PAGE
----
The Good News About The SOTU

Tonight’s State of the Union will inevitably be viewed differently by people who have watched Nettflix’s “Mitt” over the past five days than by those who are simply sick and tired of the droning president.

The audio and transcript of my interview with Mitt Romney from Monday are here. Reactions to that conversation –the Washington Post, Daily Caller, Mediaite, RCP– mostly focused on the 2012 Benghazi debate even as Hillary spent time yesterday making her first effort at saying mentioning Benghazi just a bit –my “biggest regret”– so as to position herself to say as 2016 that she has discussed it often without ever actually questions as to what happened that terrible night. (The Washington Free Beacon preferred Romney’s comments on Charlie Crist, and I expect those may come into play later in the year in the Sunshine State as Florida voters get a chance to judge one of the least trustworthy pol in America in his comeback bid.)

People who have watched “Mitt” will be thinking “Really, we picked this guy over that guy?” Most of the rest will just be sighing and saying to themselves “Three more years?”

The safest drinking game in the world will be that which tipples when the president mentions Benghazi tonight.

The most dangerous? When the word “inequality” is mouthed.

Look, the State of the Union is not good. Abroad we are in a broad retreat from the world, with chaos in Ukraine and Libya and terrible butchery in Syria –the fruits of the Clinton-Obama years– and an angry-with-the-US new leader rising in Egypt. (Hopefully General Sisi puts American idiocy down to the Clinton-Obama follies and not to a general American drift into support for the Muslim Brotherhood.)

Putin is a throwback KGBer running the country like a throwback KGBer would, and China is pushing every limit. My interview with Robert Gates from last week provides a quick tour of our crumbling presence in the world, and buzz is leaking that this Adminsitration will actually move to reduce the country’s fleet by a full carrier group.

At home Obamacare is such a mess the president won’t give it much time except to say it is getting better and rattle off meaningless stats on how many have signed up, stats that don’t compare that number with those who lost their coverage, those forced from their established doctors, those paying much higher premiums, or those awaiting the blow to small business this year from the end-stage of liberalism’s reach.

Immigration talk, being pushed every day by the New York Times, is the president’s only hope for 2014, so he will demand action. The president believes in his heart that the GOP is obliged to undertake some utterly stupid political move to forfeit their advantage that flows from a singular focus on “fix Obamacare first.” Given the House GOP’s unforced error in attacking the career military COLA two weeks back, the president isn’t wrong to count on the GOP to throw itself under the bus, but enough voices are being raised that even the sealed-off rooms in which the House GOP leadership are working on a party-splitting immigration bill might hear some echo of the mighty shout “Stop!”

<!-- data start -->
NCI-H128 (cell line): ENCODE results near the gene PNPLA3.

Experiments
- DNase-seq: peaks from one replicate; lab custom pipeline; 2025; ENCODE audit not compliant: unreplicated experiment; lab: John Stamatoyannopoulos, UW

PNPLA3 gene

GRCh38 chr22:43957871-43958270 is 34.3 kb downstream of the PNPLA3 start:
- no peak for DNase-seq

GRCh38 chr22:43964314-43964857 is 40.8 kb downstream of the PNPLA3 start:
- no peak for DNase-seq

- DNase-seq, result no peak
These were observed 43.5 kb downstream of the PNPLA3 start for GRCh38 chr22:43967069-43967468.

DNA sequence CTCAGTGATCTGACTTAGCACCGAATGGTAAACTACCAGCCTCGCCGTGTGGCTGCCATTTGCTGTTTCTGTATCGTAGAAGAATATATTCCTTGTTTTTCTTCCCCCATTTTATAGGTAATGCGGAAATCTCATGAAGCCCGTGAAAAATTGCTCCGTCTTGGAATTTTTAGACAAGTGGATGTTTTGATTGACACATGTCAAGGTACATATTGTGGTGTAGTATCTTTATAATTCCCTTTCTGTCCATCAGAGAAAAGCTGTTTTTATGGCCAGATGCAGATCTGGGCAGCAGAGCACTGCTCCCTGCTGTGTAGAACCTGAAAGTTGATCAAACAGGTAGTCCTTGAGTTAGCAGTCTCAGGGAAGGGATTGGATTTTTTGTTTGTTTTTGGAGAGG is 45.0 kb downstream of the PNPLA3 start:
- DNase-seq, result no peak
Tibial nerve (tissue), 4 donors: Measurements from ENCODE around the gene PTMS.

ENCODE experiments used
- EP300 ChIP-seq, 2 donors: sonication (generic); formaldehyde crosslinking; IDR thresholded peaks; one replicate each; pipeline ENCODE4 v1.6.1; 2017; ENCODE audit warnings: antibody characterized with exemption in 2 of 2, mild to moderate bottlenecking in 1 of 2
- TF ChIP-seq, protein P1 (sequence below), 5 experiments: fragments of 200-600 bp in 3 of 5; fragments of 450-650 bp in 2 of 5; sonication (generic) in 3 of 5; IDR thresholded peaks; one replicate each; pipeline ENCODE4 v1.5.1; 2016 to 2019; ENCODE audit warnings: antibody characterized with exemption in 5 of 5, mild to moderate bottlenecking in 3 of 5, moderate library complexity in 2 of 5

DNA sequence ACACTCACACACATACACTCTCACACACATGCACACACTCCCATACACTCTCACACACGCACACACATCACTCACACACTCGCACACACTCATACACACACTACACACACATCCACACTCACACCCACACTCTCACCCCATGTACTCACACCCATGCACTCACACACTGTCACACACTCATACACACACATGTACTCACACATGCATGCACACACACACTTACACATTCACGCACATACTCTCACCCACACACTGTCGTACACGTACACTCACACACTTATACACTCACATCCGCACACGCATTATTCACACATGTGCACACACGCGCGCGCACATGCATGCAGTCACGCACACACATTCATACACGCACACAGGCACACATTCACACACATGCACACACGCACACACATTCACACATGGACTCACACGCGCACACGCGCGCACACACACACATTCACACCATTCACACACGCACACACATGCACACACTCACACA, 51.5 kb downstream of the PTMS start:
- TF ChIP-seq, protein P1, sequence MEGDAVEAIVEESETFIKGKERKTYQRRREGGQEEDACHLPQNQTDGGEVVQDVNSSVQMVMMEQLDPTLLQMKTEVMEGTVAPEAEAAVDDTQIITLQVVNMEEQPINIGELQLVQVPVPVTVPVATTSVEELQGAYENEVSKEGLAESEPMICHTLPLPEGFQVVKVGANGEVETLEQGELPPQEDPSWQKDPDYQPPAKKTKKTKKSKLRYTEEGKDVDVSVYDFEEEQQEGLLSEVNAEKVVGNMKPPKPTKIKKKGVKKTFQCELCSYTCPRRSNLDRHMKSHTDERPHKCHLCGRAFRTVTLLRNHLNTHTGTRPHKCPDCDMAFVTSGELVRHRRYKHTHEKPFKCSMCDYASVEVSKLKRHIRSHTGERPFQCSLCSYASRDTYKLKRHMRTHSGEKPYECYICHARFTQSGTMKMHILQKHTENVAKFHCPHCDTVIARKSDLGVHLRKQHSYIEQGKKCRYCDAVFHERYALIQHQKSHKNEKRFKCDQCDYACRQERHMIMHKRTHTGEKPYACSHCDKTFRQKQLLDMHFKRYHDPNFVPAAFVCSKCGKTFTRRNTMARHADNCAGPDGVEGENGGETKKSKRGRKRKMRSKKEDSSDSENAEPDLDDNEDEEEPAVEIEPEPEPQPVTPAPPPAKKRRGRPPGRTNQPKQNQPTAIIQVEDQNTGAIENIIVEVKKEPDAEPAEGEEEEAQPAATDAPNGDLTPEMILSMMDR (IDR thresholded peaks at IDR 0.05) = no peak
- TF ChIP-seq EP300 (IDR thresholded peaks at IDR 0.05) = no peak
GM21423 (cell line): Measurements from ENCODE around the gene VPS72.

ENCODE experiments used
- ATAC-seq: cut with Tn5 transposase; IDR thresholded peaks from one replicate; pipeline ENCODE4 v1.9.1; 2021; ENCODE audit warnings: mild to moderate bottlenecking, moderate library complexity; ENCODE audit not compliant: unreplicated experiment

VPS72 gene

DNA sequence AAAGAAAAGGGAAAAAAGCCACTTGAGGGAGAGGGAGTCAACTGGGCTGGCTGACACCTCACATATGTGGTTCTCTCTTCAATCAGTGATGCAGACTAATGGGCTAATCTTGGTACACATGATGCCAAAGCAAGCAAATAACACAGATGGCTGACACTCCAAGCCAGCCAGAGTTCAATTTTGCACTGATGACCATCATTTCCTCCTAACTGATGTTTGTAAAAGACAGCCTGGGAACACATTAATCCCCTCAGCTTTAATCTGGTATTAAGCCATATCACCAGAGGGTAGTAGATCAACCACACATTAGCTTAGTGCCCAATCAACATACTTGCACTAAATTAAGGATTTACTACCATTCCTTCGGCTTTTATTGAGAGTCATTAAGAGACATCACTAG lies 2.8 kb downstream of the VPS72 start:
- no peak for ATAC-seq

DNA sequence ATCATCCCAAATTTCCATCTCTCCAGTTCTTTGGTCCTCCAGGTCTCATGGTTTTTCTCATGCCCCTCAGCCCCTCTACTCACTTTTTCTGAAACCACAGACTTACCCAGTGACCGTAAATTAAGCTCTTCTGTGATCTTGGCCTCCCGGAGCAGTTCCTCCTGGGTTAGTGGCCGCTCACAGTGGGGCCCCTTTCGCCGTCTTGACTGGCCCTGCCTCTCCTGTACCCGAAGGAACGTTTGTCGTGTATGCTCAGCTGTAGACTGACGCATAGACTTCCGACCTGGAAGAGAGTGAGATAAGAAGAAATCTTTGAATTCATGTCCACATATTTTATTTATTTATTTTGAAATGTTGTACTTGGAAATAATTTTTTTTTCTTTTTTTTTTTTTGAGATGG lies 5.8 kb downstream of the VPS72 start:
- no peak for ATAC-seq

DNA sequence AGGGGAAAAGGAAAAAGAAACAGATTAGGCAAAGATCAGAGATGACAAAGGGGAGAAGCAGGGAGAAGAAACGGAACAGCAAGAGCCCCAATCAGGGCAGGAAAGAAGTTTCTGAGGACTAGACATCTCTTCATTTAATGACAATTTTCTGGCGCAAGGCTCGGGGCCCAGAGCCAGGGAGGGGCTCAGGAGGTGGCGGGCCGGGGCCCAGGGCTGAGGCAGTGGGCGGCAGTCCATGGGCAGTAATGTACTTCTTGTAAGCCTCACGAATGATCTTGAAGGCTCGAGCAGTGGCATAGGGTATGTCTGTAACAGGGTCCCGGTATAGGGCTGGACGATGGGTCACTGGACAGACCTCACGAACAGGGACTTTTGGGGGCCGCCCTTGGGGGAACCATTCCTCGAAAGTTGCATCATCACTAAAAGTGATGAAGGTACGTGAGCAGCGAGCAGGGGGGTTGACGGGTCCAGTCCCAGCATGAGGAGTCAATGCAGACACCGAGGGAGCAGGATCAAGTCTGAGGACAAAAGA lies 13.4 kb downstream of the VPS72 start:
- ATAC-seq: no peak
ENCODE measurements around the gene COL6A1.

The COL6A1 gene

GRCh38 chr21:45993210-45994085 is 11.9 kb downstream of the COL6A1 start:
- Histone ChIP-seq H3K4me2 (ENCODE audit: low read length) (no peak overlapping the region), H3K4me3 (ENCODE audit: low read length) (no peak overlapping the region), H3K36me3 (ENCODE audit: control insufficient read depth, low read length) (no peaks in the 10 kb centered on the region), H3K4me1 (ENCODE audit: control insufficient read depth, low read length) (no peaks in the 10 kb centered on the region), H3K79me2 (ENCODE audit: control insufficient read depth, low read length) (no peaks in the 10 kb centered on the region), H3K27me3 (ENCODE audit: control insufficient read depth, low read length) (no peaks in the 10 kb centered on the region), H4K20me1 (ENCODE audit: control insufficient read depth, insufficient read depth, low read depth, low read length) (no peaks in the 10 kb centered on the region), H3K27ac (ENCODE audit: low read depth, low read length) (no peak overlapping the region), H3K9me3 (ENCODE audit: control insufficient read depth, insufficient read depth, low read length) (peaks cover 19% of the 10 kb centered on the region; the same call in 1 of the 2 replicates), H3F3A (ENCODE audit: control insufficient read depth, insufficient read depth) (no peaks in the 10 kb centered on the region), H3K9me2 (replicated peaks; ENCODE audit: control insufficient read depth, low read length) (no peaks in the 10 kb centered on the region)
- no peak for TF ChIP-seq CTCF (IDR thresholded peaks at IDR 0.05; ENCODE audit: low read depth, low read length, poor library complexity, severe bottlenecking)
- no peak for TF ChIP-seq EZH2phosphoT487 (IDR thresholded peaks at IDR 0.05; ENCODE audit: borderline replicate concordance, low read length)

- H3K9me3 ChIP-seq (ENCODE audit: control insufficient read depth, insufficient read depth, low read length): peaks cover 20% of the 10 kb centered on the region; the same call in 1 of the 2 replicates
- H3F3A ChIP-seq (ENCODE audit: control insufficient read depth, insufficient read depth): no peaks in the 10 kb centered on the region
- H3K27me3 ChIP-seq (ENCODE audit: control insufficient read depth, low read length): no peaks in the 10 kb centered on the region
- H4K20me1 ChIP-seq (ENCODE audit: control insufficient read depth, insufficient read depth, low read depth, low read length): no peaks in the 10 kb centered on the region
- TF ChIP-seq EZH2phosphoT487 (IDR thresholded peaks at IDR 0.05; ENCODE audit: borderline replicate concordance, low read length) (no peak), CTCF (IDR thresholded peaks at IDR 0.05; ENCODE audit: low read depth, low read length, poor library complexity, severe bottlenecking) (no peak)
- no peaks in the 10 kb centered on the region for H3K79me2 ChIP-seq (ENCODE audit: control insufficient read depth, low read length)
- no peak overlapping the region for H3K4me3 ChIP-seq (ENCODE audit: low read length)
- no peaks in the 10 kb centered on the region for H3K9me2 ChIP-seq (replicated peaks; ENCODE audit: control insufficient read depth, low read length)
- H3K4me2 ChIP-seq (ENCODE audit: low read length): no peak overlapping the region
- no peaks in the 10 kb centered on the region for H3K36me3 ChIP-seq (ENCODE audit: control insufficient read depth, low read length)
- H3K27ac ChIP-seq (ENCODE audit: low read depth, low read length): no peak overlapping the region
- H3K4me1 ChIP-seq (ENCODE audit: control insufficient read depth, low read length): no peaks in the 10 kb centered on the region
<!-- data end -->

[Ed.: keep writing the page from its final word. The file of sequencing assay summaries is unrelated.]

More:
It will be a dreary affair. Maybe the president will attack the Supreme Court again, or toss them false props for upholding Obamacare when it fact they carved it up and that which is left standing is falling apart.

The president will threaten executive orders. Meh. Like he has been a paradigm of restraint.

The only good news is that after tonight we are fewer SOTUs from President Obama left to hear than we have already heard. Not much, but something. The smell of lame duckbill be everywhere tonight, and if the House GOP can just inhale enough of it, perhaps they will stop falling back and simply stand their ground until November, pointing at the wreckage of this presidency and asking the American voters for reinforcements in the Senate.

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    Hugh Hewitt
  • Hugh Hewitt is a lawyer, law professor, and broadcast journalist. A proficient blogger, Hugh Hewitt has one of the most visited political blogs in the U.S.

Hugh Hewitt is a lawyer, law professor, and broadcast journalist. A proficient blogger, Hugh Hewitt has one of the most visited political blogs in the U.S.

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